Although hospice care is nationally endorsed as an indicator of high-quality end-of-life (EOL) care, only a minority of patients who die from blood cancers in the United States enroll. Indeed, it has been repeatedly shown that patients with hematologic cancers have the lowest rate of hospice use compared to other malignancies, and when they do enroll, it is often exceedingly close to death. Yet, little is known about factors that influence hospice use. Dr. Odejide's research objective is to rigorously characterize factors that influence EOL care for patients with blood cancers, with the goal of developing effective interventions for improvement. In a national survey of 349 US-based hematologic oncologists that Dr. Odejide conducted, although the vast majority agreed that hospice was helpful, almost 50% felt that the traditional model of hospice may not be adequate for the needs of patients with blood cancers (e.g. transfusions).Through this proposal, Dr. Odejide will combine what she has learned from hematologic oncologists with new data from patients with blood cancers and hospice providers to develop a blood cancer-specific hospice delivery program to promote timely hospice use.
In Aim 1, through a series of focus groups with patients with hematologic cancers, Dr. Odejide will develop a conjoint survey to characterize their EOL needs and perceptions of hospice. She will then administer this conjoint survey to a large sample of patients with hematologic cancers at two cancer centers. This will ensure that the perspectives of blood cancer patients themselves are incorporated into intervention development.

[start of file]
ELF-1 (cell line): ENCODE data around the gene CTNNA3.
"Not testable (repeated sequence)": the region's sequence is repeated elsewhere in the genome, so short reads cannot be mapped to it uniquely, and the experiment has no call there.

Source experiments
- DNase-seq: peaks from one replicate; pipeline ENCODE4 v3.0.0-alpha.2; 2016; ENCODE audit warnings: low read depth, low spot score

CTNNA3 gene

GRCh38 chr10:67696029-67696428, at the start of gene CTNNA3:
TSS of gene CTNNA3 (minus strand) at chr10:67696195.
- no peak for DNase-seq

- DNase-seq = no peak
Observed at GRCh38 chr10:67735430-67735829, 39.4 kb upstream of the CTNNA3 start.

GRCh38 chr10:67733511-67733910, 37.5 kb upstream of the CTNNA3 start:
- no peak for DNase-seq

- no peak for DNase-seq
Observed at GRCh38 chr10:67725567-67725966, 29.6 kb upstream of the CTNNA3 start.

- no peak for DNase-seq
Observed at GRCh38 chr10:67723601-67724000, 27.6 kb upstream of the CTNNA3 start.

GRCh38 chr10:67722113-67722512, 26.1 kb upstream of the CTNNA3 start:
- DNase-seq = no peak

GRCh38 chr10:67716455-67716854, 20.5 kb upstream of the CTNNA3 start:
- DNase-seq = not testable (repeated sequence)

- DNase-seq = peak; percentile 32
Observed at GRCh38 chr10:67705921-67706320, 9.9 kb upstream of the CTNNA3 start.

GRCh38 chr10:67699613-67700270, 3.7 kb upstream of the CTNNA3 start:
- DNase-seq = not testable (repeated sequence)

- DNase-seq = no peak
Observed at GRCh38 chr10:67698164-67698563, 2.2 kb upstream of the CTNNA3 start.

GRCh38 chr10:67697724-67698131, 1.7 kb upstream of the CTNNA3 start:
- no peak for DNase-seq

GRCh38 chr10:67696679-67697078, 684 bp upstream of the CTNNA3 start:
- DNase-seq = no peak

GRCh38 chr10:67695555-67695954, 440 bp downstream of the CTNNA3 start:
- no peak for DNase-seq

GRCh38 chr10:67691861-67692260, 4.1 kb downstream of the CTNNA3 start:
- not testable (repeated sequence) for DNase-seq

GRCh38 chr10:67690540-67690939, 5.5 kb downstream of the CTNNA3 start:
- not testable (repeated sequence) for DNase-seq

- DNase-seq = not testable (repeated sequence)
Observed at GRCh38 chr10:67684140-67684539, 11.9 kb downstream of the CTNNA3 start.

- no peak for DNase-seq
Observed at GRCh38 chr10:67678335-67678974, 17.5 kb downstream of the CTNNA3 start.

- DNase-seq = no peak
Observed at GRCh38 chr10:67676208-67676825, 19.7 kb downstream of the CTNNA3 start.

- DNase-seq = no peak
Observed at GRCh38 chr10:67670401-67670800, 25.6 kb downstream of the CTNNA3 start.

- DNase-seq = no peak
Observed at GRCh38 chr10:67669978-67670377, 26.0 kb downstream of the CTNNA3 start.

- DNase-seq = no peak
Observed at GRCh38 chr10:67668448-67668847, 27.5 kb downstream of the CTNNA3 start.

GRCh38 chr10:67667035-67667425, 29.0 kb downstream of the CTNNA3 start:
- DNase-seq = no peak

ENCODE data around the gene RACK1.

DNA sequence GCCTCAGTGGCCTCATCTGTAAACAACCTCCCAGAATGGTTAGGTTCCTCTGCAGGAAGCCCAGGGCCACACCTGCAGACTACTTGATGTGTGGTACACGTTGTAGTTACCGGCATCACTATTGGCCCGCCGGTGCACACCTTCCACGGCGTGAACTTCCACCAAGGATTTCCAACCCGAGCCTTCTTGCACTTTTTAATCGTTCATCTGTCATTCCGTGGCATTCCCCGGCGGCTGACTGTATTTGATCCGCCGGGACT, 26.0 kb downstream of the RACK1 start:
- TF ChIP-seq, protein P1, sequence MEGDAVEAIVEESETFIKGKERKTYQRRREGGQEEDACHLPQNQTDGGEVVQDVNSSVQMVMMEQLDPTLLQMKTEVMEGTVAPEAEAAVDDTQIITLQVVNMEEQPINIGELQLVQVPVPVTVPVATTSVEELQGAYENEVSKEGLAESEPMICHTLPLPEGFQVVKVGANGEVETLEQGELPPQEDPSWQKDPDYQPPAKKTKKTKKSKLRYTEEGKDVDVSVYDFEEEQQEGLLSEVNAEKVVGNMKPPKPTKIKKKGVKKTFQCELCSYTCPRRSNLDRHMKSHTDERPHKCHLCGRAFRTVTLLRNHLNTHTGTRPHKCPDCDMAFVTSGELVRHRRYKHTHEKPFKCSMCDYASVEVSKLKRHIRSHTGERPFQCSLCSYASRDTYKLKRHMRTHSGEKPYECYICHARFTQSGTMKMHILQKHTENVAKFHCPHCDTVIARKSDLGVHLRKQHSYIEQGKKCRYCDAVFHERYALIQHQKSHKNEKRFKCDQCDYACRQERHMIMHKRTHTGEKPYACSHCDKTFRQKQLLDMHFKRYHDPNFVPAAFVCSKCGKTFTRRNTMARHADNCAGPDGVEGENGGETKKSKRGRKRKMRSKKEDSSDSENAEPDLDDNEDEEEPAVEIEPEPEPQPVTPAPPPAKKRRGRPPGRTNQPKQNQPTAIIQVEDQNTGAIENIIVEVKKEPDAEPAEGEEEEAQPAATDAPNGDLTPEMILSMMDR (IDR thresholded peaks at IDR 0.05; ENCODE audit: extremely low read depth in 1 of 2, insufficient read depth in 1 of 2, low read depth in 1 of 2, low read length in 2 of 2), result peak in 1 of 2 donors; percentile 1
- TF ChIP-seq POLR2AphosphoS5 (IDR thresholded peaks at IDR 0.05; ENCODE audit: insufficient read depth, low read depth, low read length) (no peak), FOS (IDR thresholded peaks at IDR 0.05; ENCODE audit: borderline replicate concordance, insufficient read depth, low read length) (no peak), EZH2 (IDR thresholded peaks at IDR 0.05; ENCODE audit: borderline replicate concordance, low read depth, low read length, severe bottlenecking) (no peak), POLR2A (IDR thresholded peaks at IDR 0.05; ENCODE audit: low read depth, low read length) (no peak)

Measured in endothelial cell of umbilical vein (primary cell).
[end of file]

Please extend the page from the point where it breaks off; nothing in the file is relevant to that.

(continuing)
In Aim 2, she will conduct a national survey of hospice providers to identify the challenges faced caring for patients with blood cancers, and potential interventions for improvement. Finally, in Aim 3, incorporating data from her prior work with hematologic oncologists and Aims 1 and 2, she will create several candidate modified hospice delivery models. She will then engage expert stakeholders (hematologic oncologists and hospice administrators) with a modified Delphi approach to identify the most acceptable model with greatest likelihood of improving hospice use, which will be piloted with a hospice agency. This research will facilitate training in areas vital to Dr. Odejide's career goals: advanced qualitative methods, decision science, and intervention development, in which she has planned rigorous coursework. Dr. Odejide has two highly-qualified and committed mentors: Dr. Gregory Abel, one of the few expert hematology- focused health services researchers in the country, and Dr. James Tulsky, a leader in EOL care research and intervention development. In total, the proposed research and career development plan will deepen Dr. Odejide's research expertise and enable her to transition to an independent health services researcher devoted to improving quality of EOL care for patients with blood cancers.
Approximately 58,000 individuals in the United States die from hematologic cancers each year. Although this makes high-quality end-of-life care an imperative, existing literature demonstrates that patients with hematologic malignancies have the lowest rates of timely hospice use in oncology. The proposed research will characterize factors that impact hospice use from the perspectives of patients with blood cancers and hospice providers, and use the resulting data to develop a modified hospice delivery program to promote timely enrollment and improve end-of-life care for blood cancer patients.
|Odejide, Oreofe O; Li, Ling; Cronin, Angel M et al. (2018) Meaningful changes in end-of-life care among patients with myeloma. Haematologica 103:1380-1389|